Our standard ceramic brake job offers none of those concerns and offers these benefits:
The brake job will usually last 50-80 thousand miles, usually never makes noise, provides great brake feel, and the rotors seldom warp. That job costs around 280.00 for most cars. That equates to 4-5.5 cents per ten miles, and you visit the shop many fewer times over the course of your vehicle ownership. I put our very high end pads and rotors on my dad’s F-150 when it had 71k miles on it. They lasted over 80,000 miles- he sold the truck at 150k miles before they needed to be done again! That brake job wsa the highest end job we offer, with Adaptive One brand pads and Ultra Premium rotors- that brake job retail cost was just under 500 dollars. Sound like alot? 6.2 cents per ten miles, and no brake job needed for 7 years! That’s right, an average of 71 dollars per year, and NO brake noise, NO vibration, NO worn out pads, and NO unsightly brake dust to clean of the wheels before it damages the coating on them!!!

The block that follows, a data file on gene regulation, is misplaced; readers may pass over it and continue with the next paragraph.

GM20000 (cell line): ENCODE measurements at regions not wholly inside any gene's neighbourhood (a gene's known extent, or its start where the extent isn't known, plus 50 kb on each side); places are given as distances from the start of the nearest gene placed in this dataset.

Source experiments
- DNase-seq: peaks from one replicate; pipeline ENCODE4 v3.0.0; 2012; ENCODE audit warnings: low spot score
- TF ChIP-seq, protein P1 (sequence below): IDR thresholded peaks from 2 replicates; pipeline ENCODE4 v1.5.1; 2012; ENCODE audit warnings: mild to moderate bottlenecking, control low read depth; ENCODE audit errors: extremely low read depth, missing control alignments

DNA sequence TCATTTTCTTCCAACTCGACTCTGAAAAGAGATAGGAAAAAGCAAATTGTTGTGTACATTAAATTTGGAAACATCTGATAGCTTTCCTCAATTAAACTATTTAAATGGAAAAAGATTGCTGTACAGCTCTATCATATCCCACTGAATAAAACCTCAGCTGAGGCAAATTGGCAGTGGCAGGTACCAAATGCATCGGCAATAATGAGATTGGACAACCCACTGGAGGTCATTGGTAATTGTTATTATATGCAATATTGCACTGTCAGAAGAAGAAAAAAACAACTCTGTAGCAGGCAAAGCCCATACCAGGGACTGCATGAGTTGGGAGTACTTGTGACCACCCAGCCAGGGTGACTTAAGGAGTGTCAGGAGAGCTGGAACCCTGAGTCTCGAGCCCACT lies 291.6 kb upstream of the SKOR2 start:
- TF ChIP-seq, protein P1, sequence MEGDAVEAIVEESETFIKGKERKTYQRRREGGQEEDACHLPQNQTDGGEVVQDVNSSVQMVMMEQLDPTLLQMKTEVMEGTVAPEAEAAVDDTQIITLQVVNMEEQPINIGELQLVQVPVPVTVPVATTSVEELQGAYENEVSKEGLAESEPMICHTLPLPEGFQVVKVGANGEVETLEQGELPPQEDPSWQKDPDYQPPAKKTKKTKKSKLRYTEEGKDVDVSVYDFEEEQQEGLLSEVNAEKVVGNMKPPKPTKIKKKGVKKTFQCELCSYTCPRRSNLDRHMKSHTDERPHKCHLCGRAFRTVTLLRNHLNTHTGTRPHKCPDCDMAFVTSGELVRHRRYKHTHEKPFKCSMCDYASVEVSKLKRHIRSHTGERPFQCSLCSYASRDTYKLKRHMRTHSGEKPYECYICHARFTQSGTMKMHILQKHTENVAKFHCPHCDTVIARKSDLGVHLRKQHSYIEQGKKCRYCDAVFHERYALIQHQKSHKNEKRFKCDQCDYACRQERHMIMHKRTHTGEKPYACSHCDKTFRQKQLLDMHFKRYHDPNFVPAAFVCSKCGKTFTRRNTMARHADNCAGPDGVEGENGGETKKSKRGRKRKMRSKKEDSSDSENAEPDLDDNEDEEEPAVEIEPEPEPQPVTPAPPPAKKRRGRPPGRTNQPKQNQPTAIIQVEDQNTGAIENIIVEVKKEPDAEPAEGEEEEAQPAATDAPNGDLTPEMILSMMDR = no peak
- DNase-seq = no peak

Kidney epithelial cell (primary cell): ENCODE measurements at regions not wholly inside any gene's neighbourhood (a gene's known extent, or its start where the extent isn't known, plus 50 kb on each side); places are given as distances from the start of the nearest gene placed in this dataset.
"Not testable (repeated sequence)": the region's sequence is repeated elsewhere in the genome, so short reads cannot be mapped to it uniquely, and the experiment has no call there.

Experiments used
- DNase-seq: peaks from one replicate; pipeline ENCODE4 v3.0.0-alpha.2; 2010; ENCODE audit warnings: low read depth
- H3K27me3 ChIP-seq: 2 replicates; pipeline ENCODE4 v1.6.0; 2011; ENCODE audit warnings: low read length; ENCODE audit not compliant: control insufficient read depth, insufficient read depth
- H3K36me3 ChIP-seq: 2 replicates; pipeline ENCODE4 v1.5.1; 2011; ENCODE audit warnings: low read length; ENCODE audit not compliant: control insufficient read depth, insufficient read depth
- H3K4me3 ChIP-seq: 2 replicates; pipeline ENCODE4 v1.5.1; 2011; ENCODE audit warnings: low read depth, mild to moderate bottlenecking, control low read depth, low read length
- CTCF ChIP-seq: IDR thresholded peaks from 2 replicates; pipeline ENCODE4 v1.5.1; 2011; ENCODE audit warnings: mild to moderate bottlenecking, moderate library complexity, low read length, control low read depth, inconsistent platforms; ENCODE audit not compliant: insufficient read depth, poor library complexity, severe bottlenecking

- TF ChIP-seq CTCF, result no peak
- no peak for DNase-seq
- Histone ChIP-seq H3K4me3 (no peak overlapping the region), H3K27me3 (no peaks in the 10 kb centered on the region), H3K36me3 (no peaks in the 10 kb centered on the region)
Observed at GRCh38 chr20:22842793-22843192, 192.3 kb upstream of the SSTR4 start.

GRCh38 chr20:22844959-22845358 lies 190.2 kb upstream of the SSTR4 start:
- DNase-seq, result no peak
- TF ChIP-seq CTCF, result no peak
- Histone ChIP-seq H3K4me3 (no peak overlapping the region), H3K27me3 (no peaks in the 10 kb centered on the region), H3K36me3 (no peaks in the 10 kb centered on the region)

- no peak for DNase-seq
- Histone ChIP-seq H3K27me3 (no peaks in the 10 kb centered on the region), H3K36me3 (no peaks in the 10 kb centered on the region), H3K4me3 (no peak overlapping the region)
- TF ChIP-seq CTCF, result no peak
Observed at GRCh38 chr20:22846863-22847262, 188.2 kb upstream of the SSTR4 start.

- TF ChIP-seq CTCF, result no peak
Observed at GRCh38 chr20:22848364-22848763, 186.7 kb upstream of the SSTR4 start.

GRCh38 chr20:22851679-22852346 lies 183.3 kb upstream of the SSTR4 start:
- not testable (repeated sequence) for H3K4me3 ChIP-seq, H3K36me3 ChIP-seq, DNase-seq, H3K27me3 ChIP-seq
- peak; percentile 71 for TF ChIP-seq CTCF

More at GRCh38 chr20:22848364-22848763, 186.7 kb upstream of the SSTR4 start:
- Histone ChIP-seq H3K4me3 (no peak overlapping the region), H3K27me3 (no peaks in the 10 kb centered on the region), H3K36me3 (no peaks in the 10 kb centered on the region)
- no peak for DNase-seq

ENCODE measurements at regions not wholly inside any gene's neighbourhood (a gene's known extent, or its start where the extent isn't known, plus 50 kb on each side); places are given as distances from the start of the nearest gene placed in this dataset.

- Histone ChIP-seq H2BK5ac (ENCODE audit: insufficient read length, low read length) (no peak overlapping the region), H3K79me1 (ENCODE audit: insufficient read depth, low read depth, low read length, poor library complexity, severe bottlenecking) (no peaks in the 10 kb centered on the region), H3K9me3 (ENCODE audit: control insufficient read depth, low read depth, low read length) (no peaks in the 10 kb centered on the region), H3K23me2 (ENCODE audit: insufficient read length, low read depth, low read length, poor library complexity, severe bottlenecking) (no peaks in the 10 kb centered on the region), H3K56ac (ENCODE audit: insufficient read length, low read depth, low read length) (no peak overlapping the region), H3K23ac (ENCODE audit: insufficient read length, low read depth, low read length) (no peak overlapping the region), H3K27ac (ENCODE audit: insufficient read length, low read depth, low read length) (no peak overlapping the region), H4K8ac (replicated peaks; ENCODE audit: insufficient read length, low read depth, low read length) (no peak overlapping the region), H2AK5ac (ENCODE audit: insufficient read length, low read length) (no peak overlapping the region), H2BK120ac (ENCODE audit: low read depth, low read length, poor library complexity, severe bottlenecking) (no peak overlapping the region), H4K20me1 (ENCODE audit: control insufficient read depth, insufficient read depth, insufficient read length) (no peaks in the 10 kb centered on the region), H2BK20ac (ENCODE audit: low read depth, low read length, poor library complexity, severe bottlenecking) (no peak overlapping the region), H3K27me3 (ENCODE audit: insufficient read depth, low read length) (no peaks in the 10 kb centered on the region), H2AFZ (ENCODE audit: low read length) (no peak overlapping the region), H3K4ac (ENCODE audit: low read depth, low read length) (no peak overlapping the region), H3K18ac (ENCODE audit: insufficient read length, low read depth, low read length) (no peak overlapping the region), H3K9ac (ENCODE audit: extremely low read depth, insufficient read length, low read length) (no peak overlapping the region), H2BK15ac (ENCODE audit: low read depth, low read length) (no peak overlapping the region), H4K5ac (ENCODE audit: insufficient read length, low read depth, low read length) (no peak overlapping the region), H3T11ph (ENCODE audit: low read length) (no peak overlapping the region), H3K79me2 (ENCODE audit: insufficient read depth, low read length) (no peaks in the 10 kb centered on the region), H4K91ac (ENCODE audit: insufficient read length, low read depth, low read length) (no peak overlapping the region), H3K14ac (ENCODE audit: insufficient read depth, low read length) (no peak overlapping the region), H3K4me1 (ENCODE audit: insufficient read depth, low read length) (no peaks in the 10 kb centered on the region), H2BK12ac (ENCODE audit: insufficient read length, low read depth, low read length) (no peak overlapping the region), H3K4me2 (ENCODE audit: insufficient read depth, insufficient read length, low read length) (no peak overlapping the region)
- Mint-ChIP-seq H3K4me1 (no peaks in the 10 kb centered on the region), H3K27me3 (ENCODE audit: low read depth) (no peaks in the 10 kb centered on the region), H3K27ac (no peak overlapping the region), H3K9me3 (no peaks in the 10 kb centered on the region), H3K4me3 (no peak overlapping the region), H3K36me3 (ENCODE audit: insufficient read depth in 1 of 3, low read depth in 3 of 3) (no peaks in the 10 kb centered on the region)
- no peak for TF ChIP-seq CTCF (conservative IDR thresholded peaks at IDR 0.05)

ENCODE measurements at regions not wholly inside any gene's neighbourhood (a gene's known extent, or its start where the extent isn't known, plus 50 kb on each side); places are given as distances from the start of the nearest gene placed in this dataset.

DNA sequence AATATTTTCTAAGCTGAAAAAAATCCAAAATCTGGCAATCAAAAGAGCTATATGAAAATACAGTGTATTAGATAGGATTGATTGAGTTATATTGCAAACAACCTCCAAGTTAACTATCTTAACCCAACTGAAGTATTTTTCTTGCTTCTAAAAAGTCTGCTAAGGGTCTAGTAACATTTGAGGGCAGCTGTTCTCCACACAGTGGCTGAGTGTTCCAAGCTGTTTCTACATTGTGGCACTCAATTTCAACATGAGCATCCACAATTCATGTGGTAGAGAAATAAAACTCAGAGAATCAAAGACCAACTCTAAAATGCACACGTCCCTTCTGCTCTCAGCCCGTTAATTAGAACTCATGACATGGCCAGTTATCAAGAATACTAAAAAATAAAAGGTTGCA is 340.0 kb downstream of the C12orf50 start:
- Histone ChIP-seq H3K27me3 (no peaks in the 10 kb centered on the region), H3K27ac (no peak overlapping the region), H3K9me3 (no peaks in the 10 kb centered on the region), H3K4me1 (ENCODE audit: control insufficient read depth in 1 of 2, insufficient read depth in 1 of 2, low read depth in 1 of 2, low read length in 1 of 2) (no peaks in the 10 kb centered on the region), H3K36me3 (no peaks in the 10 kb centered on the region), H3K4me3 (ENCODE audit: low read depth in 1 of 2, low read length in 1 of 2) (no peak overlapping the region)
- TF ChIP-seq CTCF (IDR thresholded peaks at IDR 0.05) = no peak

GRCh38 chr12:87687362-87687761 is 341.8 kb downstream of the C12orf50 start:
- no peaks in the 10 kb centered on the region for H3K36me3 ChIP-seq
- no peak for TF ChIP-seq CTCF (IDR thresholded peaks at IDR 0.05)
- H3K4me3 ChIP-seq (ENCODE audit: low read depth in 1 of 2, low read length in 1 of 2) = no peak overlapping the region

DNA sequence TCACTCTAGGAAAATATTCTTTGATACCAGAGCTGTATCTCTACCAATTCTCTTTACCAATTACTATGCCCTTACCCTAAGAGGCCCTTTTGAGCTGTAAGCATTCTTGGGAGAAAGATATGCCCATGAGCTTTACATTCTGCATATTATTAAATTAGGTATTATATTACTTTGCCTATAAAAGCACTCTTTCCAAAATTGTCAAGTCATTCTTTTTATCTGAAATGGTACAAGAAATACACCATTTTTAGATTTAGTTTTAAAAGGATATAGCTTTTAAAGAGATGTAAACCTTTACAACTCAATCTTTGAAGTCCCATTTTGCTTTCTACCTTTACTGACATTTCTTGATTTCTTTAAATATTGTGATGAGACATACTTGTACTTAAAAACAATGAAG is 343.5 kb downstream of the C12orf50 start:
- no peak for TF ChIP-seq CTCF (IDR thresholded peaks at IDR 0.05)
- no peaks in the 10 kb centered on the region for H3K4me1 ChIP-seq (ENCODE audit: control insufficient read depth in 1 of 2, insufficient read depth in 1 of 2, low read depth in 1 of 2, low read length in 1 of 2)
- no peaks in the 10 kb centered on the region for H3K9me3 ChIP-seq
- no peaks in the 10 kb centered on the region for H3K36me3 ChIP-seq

In conclusion, you get what you pay for, but when viewed from an investment perspective it is FAR better money spent to get the good stuff, AND do a FULL brake service. This results in:

Less likelihood of a crash
Better use of your time
Better use of your money!